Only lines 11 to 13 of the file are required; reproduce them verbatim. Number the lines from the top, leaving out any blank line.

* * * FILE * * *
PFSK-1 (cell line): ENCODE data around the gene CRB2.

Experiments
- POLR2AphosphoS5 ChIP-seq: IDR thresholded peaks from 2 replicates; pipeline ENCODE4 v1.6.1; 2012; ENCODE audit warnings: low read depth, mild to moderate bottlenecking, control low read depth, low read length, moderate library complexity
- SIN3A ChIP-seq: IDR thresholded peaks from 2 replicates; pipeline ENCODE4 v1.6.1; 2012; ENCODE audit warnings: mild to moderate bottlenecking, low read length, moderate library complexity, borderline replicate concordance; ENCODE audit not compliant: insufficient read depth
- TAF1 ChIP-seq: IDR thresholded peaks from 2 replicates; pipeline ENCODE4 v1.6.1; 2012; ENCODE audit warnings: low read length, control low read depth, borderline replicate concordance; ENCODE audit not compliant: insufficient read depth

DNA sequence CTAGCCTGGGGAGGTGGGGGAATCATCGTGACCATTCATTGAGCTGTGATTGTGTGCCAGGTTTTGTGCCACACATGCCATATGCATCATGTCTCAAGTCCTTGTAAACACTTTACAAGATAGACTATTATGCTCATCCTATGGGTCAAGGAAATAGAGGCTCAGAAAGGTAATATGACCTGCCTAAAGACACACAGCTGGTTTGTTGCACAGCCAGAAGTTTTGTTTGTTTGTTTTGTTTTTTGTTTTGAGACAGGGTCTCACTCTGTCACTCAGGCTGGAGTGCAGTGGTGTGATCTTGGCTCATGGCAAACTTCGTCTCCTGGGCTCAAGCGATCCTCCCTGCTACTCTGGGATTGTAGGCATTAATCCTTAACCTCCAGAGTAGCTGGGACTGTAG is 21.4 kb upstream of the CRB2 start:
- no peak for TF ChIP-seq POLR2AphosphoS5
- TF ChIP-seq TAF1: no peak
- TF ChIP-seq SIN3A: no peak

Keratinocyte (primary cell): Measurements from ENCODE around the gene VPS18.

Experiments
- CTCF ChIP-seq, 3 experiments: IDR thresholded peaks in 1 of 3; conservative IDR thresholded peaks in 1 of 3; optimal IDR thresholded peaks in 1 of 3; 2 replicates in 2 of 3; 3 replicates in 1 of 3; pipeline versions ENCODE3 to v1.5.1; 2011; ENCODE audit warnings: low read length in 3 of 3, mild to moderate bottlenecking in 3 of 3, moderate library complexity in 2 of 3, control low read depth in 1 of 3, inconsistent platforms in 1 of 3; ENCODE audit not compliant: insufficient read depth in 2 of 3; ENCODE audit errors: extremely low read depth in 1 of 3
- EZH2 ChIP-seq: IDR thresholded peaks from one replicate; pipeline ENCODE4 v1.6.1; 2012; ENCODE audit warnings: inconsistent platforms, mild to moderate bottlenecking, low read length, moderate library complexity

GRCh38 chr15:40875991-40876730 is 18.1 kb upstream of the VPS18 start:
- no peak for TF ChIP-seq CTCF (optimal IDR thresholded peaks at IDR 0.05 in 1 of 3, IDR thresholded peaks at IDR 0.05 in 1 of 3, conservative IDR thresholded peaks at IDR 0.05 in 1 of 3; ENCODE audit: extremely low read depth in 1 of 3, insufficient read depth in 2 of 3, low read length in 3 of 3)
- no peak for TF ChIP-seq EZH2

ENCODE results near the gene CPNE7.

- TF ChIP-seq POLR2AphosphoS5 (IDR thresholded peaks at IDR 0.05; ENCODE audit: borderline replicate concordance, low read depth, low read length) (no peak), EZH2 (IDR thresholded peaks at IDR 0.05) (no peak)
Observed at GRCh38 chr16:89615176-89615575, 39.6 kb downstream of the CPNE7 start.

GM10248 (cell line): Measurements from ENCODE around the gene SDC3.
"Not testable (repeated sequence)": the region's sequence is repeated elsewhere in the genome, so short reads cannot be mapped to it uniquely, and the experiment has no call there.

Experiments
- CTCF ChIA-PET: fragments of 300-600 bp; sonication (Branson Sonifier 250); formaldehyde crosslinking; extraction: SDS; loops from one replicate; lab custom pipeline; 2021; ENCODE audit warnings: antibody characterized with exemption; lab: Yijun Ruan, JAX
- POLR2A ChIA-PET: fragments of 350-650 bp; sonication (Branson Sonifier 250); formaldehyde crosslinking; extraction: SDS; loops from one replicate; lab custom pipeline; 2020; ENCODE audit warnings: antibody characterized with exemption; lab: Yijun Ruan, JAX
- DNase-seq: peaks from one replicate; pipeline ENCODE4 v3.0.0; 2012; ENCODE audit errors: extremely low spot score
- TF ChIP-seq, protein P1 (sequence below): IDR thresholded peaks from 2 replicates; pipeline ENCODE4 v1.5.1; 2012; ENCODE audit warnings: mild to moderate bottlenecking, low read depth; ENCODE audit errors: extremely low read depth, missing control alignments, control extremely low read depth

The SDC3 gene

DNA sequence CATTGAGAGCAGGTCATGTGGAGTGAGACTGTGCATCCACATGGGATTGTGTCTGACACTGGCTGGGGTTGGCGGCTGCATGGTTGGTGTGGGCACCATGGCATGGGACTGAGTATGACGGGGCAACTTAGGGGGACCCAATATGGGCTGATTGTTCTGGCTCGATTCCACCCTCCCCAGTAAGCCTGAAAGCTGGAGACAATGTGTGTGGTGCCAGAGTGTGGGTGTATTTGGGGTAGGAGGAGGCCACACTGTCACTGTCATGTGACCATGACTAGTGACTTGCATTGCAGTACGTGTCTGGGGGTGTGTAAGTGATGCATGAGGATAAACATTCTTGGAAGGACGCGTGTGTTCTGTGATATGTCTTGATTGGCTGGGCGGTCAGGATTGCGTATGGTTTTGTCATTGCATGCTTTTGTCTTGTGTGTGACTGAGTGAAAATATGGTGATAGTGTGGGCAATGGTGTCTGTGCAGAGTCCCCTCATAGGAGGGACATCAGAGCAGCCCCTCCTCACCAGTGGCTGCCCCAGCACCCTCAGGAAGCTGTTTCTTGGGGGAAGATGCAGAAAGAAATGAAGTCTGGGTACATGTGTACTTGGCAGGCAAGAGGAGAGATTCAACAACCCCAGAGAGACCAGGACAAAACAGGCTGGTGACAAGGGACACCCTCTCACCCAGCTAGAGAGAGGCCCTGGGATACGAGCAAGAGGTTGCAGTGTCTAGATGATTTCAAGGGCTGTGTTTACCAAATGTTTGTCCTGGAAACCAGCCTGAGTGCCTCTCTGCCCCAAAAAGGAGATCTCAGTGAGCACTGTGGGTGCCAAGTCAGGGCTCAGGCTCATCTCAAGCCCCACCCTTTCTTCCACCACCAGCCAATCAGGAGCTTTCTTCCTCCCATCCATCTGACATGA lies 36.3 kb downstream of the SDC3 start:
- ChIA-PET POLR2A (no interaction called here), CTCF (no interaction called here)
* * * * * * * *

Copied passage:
Experiments
- CTCF ChIP-seq, 3 experiments: IDR thresholded peaks in 1 of 3; conservative IDR thresholded peaks in 1 of 3; optimal IDR thresholded peaks in 1 of 3; 2 replicates in 2 of 3; 3 replicates in 1 of 3; pipeline versions ENCODE3 to v1.5.1; 2011; ENCODE audit warnings: low read length in 3 of 3, mild to moderate bottlenecking in 3 of 3, moderate library complexity in 2 of 3, control low read depth in 1 of 3, inconsistent platforms in 1 of 3; ENCODE audit not compliant: insufficient read depth in 2 of 3; ENCODE audit errors: extremely low read depth in 1 of 3
- EZH2 ChIP-seq: IDR thresholded peaks from one replicate; pipeline ENCODE4 v1.6.1; 2012; ENCODE audit warnings: inconsistent platforms, mild to moderate bottlenecking, low read length, moderate library complexity